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This collection, digitized in collaboration with the Michigan Daily and the Board for Student Publications, contains materials that are protected by copyright law. Access to these materials is provided for non-profit educational and research purposes. If you use an item from this collection, it is your responsibility to consider the work's copyright status and obtain any required permission.

January 18, 1916 - Image 6

Resource type:
Text
Publication:
The Michigan Daily, 1916-01-18

Disclaimer: Computer generated plain text may have errors. Read more about this.

six

THE .Mb f3 GAk: 1 AIL r

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11

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Y h

We Can Make a
Dress Suit

Why Not Have LYNDON?
His pictures are always the best and xlO's are only 25c
QUALITY MAKES QUANTITY
QUANTITY MAKES PRICES
That's why I can do it for a quarter
I lead, while others follow
Get the best of everything photographic of
LYN D ON, 719 No. University Avenue

11

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V

TODAY AT =GJESTIC- HT
3:00 p.m. -TW* 4E* A~#-73-pm
DR. ROYAL RACEFORD - - TE MN EWHO
TAMED ELECTRICITY
LAI MON KIM-- - - - NOTED
CHINESE TENOR..
KREMKA BROS. ED. & JACK SMITH
PREMIER ACROBATS ENTERTAINERS

which will look as if molded on you. It will
be the perfection of fit and fashion, embody-
ing elegance and good taste.
Whether you respond to a toast, or lead
in a German, other=men will admire your
suit and some may ask,"Who is your Tailor?"
But allow us time enough to put into your
suit those refinements which are the Hall-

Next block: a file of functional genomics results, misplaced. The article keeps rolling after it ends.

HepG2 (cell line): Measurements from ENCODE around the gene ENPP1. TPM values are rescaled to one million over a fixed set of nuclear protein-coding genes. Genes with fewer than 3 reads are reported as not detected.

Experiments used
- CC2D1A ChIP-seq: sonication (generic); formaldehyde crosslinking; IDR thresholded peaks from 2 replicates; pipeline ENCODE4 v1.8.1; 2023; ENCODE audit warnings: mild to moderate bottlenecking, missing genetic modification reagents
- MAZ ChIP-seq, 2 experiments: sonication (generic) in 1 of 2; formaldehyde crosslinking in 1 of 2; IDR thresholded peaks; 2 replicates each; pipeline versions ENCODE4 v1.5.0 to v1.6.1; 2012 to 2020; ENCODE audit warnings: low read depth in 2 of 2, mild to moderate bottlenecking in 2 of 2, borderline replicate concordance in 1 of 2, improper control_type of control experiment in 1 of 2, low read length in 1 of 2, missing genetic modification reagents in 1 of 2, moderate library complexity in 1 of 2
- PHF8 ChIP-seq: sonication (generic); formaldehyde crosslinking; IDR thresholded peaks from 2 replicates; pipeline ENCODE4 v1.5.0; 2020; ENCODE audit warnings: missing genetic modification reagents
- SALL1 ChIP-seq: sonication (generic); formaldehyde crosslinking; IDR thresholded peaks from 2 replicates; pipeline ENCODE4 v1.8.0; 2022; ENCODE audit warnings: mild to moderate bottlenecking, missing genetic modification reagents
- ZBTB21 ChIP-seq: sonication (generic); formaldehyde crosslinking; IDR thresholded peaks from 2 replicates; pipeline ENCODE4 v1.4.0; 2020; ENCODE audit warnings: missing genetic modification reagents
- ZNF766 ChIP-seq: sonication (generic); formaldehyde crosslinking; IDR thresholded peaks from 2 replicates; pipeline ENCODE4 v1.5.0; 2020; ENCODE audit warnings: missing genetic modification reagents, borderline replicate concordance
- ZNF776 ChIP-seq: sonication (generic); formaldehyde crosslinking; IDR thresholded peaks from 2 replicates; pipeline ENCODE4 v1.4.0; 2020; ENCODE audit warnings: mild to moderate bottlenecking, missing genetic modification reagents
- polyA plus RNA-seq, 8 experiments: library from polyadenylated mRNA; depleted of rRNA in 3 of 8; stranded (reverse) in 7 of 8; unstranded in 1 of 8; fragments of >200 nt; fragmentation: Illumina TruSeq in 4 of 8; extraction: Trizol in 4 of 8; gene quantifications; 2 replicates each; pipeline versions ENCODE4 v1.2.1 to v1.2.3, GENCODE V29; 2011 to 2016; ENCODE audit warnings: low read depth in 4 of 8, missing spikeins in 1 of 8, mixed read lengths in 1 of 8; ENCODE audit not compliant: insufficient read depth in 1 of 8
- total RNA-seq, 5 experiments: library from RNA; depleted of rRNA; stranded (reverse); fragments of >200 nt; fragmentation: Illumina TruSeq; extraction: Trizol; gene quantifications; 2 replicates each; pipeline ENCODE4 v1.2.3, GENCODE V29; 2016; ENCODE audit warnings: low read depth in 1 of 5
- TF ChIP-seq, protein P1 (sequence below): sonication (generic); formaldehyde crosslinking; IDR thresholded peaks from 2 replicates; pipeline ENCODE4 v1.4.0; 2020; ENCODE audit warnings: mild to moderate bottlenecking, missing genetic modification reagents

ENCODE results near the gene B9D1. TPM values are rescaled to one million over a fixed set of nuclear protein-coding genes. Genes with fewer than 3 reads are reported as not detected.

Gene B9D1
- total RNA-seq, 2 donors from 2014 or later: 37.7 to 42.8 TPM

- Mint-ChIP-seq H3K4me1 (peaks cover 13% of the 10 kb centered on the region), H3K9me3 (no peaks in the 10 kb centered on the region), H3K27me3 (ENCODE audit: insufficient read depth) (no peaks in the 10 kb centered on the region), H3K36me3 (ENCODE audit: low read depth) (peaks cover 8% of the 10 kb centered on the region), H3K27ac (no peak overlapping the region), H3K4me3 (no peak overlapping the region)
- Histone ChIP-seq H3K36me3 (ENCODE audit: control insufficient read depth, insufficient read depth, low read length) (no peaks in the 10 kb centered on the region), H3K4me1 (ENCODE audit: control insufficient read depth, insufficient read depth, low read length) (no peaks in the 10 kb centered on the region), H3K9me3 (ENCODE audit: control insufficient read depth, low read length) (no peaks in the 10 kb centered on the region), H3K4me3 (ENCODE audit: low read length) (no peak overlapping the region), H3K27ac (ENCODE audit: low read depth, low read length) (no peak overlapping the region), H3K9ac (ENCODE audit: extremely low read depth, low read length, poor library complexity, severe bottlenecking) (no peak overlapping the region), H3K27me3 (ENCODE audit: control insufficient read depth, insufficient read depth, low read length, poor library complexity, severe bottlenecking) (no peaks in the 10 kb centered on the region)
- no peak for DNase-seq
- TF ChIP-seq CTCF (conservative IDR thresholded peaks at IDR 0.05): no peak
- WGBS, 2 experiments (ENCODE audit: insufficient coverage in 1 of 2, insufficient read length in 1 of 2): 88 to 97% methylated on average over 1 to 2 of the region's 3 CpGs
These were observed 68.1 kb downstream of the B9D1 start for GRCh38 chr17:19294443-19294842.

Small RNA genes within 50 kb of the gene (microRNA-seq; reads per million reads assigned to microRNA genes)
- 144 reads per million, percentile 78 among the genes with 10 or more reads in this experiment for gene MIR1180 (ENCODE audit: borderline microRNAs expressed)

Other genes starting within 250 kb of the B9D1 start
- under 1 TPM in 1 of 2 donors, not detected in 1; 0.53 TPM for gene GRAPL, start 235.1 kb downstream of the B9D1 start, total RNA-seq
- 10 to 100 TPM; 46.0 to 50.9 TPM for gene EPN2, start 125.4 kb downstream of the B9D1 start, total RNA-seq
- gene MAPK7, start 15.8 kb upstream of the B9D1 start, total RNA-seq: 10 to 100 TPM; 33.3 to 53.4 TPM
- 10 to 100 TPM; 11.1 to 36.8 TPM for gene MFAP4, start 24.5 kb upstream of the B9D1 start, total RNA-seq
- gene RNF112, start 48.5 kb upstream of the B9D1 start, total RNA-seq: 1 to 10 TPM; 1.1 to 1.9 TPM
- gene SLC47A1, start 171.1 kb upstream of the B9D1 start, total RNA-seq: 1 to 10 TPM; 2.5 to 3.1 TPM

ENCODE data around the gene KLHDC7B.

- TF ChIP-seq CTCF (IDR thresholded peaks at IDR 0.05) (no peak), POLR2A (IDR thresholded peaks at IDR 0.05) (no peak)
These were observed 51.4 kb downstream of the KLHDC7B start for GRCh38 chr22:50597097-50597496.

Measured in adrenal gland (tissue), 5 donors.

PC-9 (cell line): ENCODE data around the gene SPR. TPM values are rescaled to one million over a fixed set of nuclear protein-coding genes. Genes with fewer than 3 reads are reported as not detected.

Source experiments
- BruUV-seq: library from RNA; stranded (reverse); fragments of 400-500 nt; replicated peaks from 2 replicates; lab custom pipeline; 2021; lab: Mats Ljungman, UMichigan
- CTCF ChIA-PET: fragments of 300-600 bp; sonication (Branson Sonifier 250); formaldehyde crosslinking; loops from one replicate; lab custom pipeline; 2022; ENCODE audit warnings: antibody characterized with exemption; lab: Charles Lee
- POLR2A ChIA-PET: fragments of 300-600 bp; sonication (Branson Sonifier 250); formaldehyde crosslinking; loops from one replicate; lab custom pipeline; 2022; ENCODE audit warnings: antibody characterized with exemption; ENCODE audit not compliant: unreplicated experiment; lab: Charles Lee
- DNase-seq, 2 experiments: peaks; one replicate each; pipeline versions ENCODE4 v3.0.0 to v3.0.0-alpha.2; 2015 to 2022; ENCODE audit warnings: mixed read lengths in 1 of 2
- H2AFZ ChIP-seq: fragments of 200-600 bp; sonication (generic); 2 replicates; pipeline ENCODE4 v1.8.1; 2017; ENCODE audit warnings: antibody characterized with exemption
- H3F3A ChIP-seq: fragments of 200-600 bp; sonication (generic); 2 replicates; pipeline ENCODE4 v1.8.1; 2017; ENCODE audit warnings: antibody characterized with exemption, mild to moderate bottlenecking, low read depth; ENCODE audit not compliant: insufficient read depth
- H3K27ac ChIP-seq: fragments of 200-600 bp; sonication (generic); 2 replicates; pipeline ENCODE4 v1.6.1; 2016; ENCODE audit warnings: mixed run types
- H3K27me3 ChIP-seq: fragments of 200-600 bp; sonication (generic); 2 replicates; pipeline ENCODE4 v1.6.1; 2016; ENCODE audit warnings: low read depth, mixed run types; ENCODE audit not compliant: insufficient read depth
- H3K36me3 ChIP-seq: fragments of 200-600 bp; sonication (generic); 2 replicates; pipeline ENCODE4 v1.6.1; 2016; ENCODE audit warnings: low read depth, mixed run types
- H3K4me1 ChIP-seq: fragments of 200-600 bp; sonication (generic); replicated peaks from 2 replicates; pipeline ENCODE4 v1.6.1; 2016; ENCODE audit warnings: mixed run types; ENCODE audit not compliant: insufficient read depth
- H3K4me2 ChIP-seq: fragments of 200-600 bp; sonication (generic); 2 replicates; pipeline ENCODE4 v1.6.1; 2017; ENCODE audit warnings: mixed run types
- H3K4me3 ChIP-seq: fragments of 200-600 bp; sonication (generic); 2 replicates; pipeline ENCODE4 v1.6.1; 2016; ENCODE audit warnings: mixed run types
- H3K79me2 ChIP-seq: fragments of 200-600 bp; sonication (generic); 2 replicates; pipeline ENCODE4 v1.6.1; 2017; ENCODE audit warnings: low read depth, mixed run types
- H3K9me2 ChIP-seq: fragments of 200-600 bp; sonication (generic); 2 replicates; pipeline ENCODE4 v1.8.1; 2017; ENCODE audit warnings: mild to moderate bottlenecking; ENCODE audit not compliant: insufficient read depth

marks of our work.
DRESS SUITS SHIRTS TO
FOR HIRE ORDER
604 E. Liberty Malcolm Block

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AND THEN
THE GIRLS

"ON THE 5:15"

III

r

~

I..
Swair
713. E. Univ. Ave.

Makes Photographs with Correct Color Values of
Paintings, of Drawings in Monochrome or Poly-
chrome, and of Colored Objects. I [as .Photo-
graphed more Original Manuscripts on Parch-
ment than any one else in the State. Home
Portraiture a Specialty.

-A"

Van's Quality Shoe Shop
For
O'SULLIVAN Rubber Heels
and Classy Work

1114 3 University Ave,

- THE NEW SHOP

E are equipped to do Gold
Leaf Stamping, Embossing,
Engraving, Fine Printing
and Beautiful and Durable
Printing.

All of these are necessary to produce the various kinds of
dance and banquet programs, in which we',lead

HOLD MEMORIAL
SERVICEFOR HALL
MHchigan-Dartmouth Graduate Hon-
ored After Death by French
Badge of Honor
lOC:AL BOY BURIED IN VOSGES
Tribute was paid to the memory of
the late Richard Neville Hall, ex-'1,
who was killed while engaged in am-
bulance work i the Vosges region re-
cently, at the S Andrew's Epis-
copal church last Sunday.
Rev. Henry Tatlock,the rector, de-
livered the address. On one side of
the chancel were hung the national
colors of France, and on the other
was hung a portion of the shell-torn
canvas of Hall's ambulance, the red
cross still intact.
Rev. Tatlock first reviewed the work
of the American ambulance corps in
France, and read the following ex-
cerpt from a resolution accorded to
Hall by his fellow workers.
"The funeral service was held in a
little Protestant chapel, five miles
down the valley, usually attended by
many officers and soldiers and natives
of the valley, but today reserved for
Hall and his comrades, as the soldiers
were engaged upon the mountain crest,